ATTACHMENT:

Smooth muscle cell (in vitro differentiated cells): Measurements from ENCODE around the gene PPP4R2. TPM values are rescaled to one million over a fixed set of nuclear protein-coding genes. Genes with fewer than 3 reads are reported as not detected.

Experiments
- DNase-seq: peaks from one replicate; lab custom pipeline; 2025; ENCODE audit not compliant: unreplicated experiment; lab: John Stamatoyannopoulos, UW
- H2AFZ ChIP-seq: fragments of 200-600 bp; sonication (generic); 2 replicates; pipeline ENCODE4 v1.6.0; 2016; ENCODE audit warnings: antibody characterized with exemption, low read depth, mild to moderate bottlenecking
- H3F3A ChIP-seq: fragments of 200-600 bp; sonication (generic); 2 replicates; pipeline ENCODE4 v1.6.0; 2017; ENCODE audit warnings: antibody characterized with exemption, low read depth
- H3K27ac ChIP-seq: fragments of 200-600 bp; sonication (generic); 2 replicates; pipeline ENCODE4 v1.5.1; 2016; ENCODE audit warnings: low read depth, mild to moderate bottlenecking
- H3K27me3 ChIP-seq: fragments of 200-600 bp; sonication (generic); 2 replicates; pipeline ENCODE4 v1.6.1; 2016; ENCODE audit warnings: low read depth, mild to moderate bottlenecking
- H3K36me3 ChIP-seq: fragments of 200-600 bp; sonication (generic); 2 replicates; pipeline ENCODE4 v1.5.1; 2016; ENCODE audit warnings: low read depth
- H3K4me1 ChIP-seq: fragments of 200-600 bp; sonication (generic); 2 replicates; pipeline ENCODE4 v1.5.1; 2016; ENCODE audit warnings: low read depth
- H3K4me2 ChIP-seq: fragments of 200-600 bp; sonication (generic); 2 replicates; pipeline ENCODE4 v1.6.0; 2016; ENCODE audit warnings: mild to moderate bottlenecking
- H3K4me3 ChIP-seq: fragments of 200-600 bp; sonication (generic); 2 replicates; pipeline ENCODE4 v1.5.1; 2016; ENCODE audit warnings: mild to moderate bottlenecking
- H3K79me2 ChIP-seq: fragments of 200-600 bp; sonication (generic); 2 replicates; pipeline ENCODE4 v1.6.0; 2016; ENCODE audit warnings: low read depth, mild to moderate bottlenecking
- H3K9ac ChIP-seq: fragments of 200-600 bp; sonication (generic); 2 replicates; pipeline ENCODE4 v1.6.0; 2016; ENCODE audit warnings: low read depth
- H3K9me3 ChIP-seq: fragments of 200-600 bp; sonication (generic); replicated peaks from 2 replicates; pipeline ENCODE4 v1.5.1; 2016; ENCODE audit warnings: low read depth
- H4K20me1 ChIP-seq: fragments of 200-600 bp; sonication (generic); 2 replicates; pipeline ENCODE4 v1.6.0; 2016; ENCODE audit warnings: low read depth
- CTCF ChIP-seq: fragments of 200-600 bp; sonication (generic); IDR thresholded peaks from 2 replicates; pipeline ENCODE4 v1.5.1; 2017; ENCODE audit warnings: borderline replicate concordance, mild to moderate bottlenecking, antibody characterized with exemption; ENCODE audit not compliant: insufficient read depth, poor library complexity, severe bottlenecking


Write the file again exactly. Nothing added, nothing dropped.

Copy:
Smooth muscle cell (in vitro differentiated cells): Measurements from ENCODE around the gene PPP4R2. TPM values are rescaled to one million over a fixed set of nuclear protein-coding genes. Genes with fewer than 3 reads are reported as not detected.

Experiments
- DNase-seq: peaks from one replicate; lab custom pipeline; 2025; ENCODE audit not compliant: unreplicated experiment; lab: John Stamatoyannopoulos, UW
- H2AFZ ChIP-seq: fragments of 200-600 bp; sonication (generic); 2 replicates; pipeline ENCODE4 v1.6.0; 2016; ENCODE audit warnings: antibody characterized with exemption, low read depth, mild to moderate bottlenecking
- H3F3A ChIP-seq: fragments of 200-600 bp; sonication (generic); 2 replicates; pipeline ENCODE4 v1.6.0; 2017; ENCODE audit warnings: antibody characterized with exemption, low read depth
- H3K27ac ChIP-seq: fragments of 200-600 bp; sonication (generic); 2 replicates; pipeline ENCODE4 v1.5.1; 2016; ENCODE audit warnings: low read depth, mild to moderate bottlenecking
- H3K27me3 ChIP-seq: fragments of 200-600 bp; sonication (generic); 2 replicates; pipeline ENCODE4 v1.6.1; 2016; ENCODE audit warnings: low read depth, mild to moderate bottlenecking
- H3K36me3 ChIP-seq: fragments of 200-600 bp; sonication (generic); 2 replicates; pipeline ENCODE4 v1.5.1; 2016; ENCODE audit warnings: low read depth
- H3K4me1 ChIP-seq: fragments of 200-600 bp; sonication (generic); 2 replicates; pipeline ENCODE4 v1.5.1; 2016; ENCODE audit warnings: low read depth
- H3K4me2 ChIP-seq: fragments of 200-600 bp; sonication (generic); 2 replicates; pipeline ENCODE4 v1.6.0; 2016; ENCODE audit warnings: mild to moderate bottlenecking
- H3K4me3 ChIP-seq: fragments of 200-600 bp; sonication (generic); 2 replicates; pipeline ENCODE4 v1.5.1; 2016; ENCODE audit warnings: mild to moderate bottlenecking
- H3K79me2 ChIP-seq: fragments of 200-600 bp; sonication (generic); 2 replicates; pipeline ENCODE4 v1.6.0; 2016; ENCODE audit warnings: low read depth, mild to moderate bottlenecking
- H3K9ac ChIP-seq: fragments of 200-600 bp; sonication (generic); 2 replicates; pipeline ENCODE4 v1.6.0; 2016; ENCODE audit warnings: low read depth
- H3K9me3 ChIP-seq: fragments of 200-600 bp; sonication (generic); replicated peaks from 2 replicates; pipeline ENCODE4 v1.5.1; 2016; ENCODE audit warnings: low read depth
- H4K20me1 ChIP-seq: fragments of 200-600 bp; sonication (generic); 2 replicates; pipeline ENCODE4 v1.6.0; 2016; ENCODE audit warnings: low read depth
- CTCF ChIP-seq: fragments of 200-600 bp; sonication (generic); IDR thresholded peaks from 2 replicates; pipeline ENCODE4 v1.5.1; 2017; ENCODE audit warnings: borderline replicate concordance, mild to moderate bottlenecking, antibody characterized with exemption; ENCODE audit not compliant: insufficient read depth, poor library complexity, severe bottlenecking